The latest residential sales data from around the country shows property values have indeed declined from the highs of the last year, however, a healthy level of real estate activity continues buoyed by several supportive factors.
In its latest Pain & Gain research report, CoreLogic says 99.1 percent of sellers of existing homes made a median resale profit of $406,000 in the March 2022 quarter, which while down from 99.3% in the December quarter points to the enduring profitability of bricks and mortar investments.
The cyclical nature of the property market shows that historically, near-term volatility becomes less meaningful through a long-term lens, evidenced by CoreLogic’s finding that homes typically sold after seven to 10 years mean owner-occupiers made more tax-free capital gain each year than their salaries or wages.
Independent economist Tony Alexander echoes this sentiment in one of his recent reports, saying that falling property values are occurring at less than half the speed of the recent string of large rises - hardly something which will risk negative equity for anyone.
While true, the housing market is correcting according to the following factors; the influence of higher mortgage lending rates, investor tax changes, increased supply, reduced credit availability and the diversion of offshore spending, underlying price support is expected to prevent widespread value declines.
These, in the form of higher construction costs, worsening construction delays, an easing of the credit crunch and strong employment prospects along with fresh concerns about the returns on non-property assets continue to provide a reason for buyers and sellers to transact.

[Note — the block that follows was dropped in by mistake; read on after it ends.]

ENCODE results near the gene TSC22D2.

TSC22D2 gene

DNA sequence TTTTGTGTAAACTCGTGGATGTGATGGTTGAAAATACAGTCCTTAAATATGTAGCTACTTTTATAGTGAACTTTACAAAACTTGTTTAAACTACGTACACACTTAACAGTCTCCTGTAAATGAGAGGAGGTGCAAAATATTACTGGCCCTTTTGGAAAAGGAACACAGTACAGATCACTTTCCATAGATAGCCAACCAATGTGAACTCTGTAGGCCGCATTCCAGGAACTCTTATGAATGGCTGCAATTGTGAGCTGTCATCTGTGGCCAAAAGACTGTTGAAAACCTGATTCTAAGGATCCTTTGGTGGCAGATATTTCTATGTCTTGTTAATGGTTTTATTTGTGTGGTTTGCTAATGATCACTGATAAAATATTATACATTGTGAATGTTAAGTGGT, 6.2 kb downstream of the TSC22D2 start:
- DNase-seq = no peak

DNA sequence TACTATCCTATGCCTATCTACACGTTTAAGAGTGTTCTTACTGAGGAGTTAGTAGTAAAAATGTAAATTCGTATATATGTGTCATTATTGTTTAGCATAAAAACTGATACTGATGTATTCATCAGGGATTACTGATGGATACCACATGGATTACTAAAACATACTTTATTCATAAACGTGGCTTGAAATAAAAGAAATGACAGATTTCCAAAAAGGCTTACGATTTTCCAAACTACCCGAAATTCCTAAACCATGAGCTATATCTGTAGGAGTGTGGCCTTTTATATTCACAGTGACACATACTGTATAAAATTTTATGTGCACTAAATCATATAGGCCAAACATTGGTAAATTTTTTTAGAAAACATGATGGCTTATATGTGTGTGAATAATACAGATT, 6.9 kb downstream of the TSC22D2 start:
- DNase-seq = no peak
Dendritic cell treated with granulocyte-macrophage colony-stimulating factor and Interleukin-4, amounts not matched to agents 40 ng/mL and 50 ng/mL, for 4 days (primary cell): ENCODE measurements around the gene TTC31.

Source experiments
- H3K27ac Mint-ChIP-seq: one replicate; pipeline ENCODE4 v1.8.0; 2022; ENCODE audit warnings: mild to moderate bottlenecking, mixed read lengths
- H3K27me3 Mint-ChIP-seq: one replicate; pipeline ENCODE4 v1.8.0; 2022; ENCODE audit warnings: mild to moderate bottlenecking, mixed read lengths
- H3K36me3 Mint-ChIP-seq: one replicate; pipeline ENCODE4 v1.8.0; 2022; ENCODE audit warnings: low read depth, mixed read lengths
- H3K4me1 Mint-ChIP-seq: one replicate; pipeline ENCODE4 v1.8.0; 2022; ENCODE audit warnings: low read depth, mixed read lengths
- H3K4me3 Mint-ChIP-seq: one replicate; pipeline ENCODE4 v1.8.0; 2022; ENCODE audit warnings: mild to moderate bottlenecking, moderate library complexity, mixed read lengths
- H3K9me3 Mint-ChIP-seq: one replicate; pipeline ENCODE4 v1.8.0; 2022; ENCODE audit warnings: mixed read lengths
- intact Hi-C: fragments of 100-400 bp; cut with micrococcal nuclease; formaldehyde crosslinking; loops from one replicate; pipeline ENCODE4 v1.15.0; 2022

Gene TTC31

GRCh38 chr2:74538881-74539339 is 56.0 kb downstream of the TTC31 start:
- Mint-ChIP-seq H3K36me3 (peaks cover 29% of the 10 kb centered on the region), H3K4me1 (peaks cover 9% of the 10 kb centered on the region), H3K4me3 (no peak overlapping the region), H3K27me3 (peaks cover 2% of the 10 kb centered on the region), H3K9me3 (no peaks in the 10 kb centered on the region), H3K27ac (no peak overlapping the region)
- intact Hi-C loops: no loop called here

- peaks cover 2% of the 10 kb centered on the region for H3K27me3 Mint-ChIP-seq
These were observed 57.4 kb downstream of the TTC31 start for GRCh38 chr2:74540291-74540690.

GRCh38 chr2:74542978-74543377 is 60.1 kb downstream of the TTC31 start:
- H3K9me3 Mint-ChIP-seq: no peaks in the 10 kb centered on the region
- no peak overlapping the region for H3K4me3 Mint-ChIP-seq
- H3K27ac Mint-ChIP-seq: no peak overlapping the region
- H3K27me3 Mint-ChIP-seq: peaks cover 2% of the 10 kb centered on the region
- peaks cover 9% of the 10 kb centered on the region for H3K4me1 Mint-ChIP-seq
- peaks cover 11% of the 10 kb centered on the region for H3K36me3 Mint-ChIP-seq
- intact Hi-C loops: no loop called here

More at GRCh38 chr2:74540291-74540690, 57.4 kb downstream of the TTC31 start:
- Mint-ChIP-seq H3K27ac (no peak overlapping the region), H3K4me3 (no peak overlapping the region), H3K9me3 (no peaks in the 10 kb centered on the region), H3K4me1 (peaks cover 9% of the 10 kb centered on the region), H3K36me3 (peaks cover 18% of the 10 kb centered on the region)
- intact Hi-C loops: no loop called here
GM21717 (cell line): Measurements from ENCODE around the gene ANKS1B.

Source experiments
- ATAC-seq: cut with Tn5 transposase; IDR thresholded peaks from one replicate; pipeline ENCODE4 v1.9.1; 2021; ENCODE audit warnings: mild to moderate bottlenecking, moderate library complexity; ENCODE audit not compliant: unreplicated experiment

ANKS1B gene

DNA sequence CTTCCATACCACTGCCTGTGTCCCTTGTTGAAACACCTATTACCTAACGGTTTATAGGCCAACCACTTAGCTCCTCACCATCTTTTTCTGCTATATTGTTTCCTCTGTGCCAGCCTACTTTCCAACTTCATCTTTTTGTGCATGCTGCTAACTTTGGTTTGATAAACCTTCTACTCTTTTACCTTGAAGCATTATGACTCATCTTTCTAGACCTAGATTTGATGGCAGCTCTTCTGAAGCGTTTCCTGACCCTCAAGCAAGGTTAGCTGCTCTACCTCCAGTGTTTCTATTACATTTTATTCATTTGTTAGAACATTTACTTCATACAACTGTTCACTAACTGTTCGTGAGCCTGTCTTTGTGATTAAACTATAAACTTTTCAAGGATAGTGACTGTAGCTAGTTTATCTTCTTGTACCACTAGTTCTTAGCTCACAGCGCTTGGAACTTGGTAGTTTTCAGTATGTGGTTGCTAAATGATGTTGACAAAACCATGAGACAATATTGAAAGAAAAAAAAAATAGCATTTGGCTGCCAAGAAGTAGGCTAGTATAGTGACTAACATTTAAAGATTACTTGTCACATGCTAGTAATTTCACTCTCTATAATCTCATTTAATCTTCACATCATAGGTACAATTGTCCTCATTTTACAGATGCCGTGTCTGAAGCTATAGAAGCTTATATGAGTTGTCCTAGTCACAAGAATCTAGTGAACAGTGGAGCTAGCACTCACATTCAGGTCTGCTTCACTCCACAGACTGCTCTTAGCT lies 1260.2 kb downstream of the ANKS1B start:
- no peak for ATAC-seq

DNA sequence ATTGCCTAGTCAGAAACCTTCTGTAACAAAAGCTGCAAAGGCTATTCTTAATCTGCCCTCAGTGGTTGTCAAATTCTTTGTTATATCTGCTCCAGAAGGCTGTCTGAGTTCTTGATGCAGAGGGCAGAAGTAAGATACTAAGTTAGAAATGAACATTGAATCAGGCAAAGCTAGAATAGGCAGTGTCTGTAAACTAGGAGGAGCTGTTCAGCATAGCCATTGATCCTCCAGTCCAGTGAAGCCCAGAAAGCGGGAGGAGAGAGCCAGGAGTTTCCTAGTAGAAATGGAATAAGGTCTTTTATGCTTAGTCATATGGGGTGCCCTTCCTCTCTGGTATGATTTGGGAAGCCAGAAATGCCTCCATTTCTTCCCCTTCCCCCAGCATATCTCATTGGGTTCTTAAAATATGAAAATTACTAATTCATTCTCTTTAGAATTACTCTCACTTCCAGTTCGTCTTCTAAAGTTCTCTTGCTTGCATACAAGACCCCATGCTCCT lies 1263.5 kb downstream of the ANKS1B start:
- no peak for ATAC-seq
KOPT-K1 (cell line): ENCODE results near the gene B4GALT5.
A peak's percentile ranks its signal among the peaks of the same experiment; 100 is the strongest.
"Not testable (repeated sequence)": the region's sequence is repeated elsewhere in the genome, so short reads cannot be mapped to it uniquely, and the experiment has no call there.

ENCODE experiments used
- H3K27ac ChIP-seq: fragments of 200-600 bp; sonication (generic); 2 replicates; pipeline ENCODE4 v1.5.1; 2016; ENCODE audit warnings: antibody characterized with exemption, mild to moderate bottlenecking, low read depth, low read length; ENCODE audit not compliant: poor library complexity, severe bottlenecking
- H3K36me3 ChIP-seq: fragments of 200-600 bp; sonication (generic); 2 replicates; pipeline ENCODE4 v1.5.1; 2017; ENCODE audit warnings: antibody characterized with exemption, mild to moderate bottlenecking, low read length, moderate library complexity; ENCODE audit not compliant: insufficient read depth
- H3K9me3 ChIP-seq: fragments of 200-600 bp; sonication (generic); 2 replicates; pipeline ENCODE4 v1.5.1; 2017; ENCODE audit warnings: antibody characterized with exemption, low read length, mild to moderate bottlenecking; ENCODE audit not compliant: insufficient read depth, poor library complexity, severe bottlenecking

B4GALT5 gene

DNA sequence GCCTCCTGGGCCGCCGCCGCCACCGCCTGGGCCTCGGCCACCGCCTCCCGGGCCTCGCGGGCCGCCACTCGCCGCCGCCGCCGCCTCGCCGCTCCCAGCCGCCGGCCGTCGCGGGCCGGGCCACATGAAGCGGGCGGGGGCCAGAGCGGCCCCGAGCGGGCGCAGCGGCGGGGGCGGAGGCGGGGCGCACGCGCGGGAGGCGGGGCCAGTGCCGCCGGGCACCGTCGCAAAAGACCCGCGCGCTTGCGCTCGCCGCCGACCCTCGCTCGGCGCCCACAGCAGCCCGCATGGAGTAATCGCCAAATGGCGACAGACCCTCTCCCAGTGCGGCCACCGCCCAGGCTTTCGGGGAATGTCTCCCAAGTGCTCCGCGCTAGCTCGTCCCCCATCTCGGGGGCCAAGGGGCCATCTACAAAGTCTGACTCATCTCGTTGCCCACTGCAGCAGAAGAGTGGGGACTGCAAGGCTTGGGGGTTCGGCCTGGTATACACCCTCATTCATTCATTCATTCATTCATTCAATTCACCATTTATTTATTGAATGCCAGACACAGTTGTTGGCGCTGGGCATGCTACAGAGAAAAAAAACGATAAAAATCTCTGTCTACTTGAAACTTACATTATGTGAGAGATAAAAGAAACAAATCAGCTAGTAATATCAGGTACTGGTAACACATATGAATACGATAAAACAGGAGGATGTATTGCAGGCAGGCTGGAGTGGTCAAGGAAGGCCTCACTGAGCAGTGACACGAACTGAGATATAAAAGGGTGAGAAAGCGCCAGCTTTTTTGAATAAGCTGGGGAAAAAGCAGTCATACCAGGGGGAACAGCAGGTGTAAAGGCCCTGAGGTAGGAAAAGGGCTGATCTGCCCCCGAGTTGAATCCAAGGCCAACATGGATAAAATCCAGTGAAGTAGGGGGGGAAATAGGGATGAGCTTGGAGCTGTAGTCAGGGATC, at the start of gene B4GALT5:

The Reserve Bank of New Zealand’s decision to lift the Official Cash Rate (OCR) by 50 basis points to two percent at its last Monetary Policy Statement (MPS) means the OCR is now at its highest level since 2016 – with forecasts seeing it reach 3.25 percent by year-end.
The extra expenses incurred by Kiwi households as a result of rising interest rates could see the cost of servicing debt increase from around five percent of households’ disposable incomes to around nine percent by 2023.
Households are clearly cognisant of the rising cost of living with residential transactions falling consistently month-on-month.
Despite this, the flow-on effects for the wider economy (a dampened wealth effect means less spending across other parts of the economy such as retail and hospitality), could negate the need for further, aggressive rate hikes.
While housing activity appears as though it is settling into a new and more stable pace, market sentiment shows fresh opportunities can be afforded by a flat-to-falling market, especially for would-be purchasers and potential sellers that have collected huge historical capital gains.
• In its latest Economic Review, Westpac says New Zealand is moving into a new phase of the economic cycle, with change seen most clearly in the household sector through a downturn in the housing market and softness in household spending. It finds the housing market is a key influence on household wealth and confidence to spend in other parts of the economy and a slowdown, in whatever form, signals a period of softer economic growth forecast for the next few years.
• In its 16th annual Wealth Report, Bayleys global real estate partner Knight Frank says private investors spent nearly $1.4b on property assets last year, with private capital the main, and growing, source of global real estate investment. The report shows the international cohort of Ultra-High Net Worth Individuals (UHNWI) grew nearly 10 percent in the year to 2021 with accrued savings finding their way back to tangible investments such as residential real estate. The savings pots of this growing wealthy elite have the potential to see increased investment into New Zealand assets, providing an interesting housing market dynamic to watch over the next few years.